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RULE §130.8Small Animal Management (One-Half Credit), Adopted 2015

(a) General requirements. This course is recommended for students in Grades 10-12. Students shall be awarded one-half credit for successful completion of this course.

(b) Introduction.

  (1) Career and technical education instruction provides content aligned with challenging academic standards and relevant technical knowledge and skills for students to further their education and succeed in current or emerging professions.

  (2) The Agriculture, Food, and Natural Resources Career Cluster focuses on the production, processing, marketing, distribution, financing, and development of agricultural commodities and resources, including food, fiber, wood products, natural resources, horticulture, and other plant and animal products/resources.

  (3) In Small Animal Management, students will acquire knowledge and skills related to small animals and the small animal management industry. Small Animal Management may address topics related to small mammals such as dogs and cats, amphibians, reptiles, and birds. To prepare for careers in the field of animal science, students must enhance academic knowledge and skills, acquire knowledge and skills related to animal systems, and develop knowledge and skills regarding career opportunities, entry requirements, and industry expectations. To prepare for success, students need opportunities to learn, reinforce, apply, and transfer knowledge and skills in a variety of settings.

  (4) Students are encouraged to participate in extended learning experiences such as career and technical student organizations and other leadership or extracurricular organizations.

  (5) Statements that contain the word "including" reference content that must be mastered, while those containing the phrase "such as" are intended as possible illustrative examples.

(c) Knowledge and skills.

  (1) The student demonstrates professional standards/employability skills as required by business and industry. The student is expected to:

    (A) identify career development and entrepreneurship opportunities in the field of specialty agricultural enterprises;

    (B) apply competencies related to resources, information, interpersonal skills, and systems of operation in specialty agricultural enterprises;

    (C) demonstrate knowledge of personal and mechanical safety and health practices in the workplace;

    (D) identify employers' expectations, including appropriate work habits, ethical conduct, and legal responsibilities;

    (E) demonstrate characteristics of good citizenship such as stewardship, advocacy, and community leadership; and

    (F) research career topics using technology such as the Internet.

  (2) The student develops a supervised agriculture experience program. The student is expected to:

    (A) plan, propose, conduct, document, and evaluate a supervised agriculture experience program as an experiential learning activity;

    (B) apply proper record-keeping skills as they relate to the supervised agriculture experience;

    (C) participate in youth leadership opportunities to create a well-rounded experience program; and

    (D) produce and participate in a local program of activities using a strategic planning process.

  (3) The student describes the importance of responsible small animal ownership. The student is expected to:

    (A) explain the domestication and use of small animals;

    (B) identify the influence small animals have on society;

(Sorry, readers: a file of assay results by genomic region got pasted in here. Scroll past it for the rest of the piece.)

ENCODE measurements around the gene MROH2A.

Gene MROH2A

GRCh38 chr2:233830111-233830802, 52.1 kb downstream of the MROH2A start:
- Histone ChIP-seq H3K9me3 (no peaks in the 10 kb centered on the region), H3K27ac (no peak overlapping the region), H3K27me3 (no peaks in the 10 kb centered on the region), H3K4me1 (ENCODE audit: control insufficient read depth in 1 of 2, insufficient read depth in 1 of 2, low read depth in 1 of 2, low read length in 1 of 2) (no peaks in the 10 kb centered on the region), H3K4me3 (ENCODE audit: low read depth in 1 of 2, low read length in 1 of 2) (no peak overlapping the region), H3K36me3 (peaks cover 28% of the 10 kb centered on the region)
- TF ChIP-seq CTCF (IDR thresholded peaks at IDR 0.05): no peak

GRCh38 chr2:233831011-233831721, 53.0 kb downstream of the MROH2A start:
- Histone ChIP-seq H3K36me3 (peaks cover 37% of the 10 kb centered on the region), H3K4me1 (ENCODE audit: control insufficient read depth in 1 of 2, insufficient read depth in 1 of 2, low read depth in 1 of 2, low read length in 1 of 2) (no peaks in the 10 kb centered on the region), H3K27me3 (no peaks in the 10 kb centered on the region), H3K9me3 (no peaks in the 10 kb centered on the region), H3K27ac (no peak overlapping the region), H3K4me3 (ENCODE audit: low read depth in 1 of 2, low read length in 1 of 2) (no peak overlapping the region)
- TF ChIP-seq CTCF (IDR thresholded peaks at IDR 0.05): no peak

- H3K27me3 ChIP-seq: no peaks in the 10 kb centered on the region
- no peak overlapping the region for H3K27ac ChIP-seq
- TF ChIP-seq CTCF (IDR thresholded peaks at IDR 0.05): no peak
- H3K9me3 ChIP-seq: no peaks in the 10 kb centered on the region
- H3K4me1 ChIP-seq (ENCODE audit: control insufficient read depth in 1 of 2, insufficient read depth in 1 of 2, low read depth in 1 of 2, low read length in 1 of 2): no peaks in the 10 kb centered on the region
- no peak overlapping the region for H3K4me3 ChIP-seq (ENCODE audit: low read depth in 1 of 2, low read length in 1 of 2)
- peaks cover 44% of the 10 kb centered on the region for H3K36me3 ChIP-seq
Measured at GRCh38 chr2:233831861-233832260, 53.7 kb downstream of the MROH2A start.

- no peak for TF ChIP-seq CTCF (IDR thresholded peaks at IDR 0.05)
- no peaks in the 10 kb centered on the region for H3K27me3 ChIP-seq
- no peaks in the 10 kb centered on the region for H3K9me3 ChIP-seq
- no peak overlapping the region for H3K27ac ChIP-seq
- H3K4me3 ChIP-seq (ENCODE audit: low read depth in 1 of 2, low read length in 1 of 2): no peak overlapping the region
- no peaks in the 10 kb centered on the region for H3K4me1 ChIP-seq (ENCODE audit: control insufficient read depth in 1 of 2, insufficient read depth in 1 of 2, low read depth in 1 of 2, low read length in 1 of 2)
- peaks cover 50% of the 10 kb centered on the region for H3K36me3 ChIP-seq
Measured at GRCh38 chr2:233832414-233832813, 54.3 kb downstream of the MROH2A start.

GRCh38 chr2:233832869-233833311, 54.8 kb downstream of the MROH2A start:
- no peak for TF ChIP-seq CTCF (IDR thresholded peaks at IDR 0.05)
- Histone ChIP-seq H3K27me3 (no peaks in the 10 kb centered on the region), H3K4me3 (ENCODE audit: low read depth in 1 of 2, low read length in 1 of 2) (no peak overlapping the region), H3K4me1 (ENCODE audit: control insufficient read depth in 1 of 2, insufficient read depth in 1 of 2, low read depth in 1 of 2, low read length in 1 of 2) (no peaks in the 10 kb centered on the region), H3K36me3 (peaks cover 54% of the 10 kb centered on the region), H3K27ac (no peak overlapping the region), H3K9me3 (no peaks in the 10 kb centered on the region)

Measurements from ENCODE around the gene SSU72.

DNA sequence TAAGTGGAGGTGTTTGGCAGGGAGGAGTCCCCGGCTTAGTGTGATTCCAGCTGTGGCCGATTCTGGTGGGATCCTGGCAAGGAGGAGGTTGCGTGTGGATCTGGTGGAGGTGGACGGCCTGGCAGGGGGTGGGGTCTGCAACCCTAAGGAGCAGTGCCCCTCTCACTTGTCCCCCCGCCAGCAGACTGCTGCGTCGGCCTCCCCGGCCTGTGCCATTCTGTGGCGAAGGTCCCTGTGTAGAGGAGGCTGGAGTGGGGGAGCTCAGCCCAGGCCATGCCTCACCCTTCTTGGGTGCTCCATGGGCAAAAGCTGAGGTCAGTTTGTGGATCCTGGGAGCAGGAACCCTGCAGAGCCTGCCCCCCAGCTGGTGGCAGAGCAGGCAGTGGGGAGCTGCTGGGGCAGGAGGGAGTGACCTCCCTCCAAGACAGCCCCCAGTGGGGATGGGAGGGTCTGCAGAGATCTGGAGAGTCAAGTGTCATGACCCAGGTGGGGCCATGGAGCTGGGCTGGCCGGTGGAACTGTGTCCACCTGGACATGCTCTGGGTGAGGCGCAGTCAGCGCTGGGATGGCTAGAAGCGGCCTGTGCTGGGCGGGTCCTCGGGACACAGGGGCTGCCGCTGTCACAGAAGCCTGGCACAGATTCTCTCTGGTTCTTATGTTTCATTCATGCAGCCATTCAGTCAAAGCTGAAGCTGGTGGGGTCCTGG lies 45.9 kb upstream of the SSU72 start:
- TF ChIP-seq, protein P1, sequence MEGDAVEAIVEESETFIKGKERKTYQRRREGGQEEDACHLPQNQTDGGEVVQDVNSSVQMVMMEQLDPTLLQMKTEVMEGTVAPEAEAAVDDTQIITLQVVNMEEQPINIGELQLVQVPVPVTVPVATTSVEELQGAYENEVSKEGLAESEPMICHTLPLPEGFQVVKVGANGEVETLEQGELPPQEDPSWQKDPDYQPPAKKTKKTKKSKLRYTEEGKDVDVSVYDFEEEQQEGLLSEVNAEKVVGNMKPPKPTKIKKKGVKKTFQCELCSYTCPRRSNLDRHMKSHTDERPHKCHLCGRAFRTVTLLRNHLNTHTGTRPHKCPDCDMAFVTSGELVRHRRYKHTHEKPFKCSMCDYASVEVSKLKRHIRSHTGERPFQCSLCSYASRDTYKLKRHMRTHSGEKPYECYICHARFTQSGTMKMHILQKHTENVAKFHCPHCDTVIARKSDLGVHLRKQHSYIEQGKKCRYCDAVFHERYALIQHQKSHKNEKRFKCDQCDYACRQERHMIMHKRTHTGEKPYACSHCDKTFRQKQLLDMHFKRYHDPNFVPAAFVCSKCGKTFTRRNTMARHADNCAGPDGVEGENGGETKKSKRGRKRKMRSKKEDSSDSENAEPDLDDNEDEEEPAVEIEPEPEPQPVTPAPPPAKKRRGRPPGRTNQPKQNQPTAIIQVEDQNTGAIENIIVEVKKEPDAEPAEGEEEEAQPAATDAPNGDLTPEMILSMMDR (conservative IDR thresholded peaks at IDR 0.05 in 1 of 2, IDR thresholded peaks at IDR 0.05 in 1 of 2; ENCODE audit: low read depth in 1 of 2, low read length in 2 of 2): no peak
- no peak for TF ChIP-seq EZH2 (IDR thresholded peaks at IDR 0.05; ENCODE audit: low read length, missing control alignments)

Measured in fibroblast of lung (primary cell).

(C) describe the importance of the small animal industry;

    (D) describe the obligations and benefits of small animal ownership; and

    (E) discuss the use and services provided by small animals.

  (4) The student learns the hazards associated with working in the small animal industry. The student is expected to:

    (A) explain the importance of safe practices when working with small animals;

    (B) identify zoonotic diseases that can be transmitted from small animals to humans;

    (C) describe methods of preventing the spread of disease;

    (D) follow safety guidelines when handling dangerous chemicals and working with small animals; and

    (E) demonstrate the proper use of laboratory equipment.

  (5) The student evaluates current topics in animal rights and animal welfare. The student is expected to:

    (A) compare and contrast animal rights and animal welfare;

    (B) research important persons, organizations, and groups involved in the animal rights movement;

    (C) create a timeline of dates and acts of legislation related to animal welfare; and

    (D) analyze current issues in animal rights and animal welfare.

  (6) The student knows the care and management requirements for a variety of small animals. The student is expected to:

    (A) discuss the physical characteristics for each species studied;

    (B) list the breeds or types of each species studied as appropriate;

    (C) discuss the habitat, housing, and equipment needs for each species studied;

    (D) compare and contrast nutritional requirements for each species studied;

    (E) explain health maintenance in each species studied, including the prevention and control of diseases and parasites;

    (F) describe and practice common methods of handling each species studied; and

    (G) perform procedures such as fecal and blood testing and basic grooming procedures using available laboratory equipment.

  (7) The student examines career opportunities in small animal care. The student is expected to:

    (A) identify, describe, and compare career opportunities in small animal care and management; and

    (B) describe the nature of the work, salaries, and educational requirements for careers in small animal care.

Source Note: The provisions of this §130.8 adopted to be effective August 28, 2017, 40 TexReg 9123

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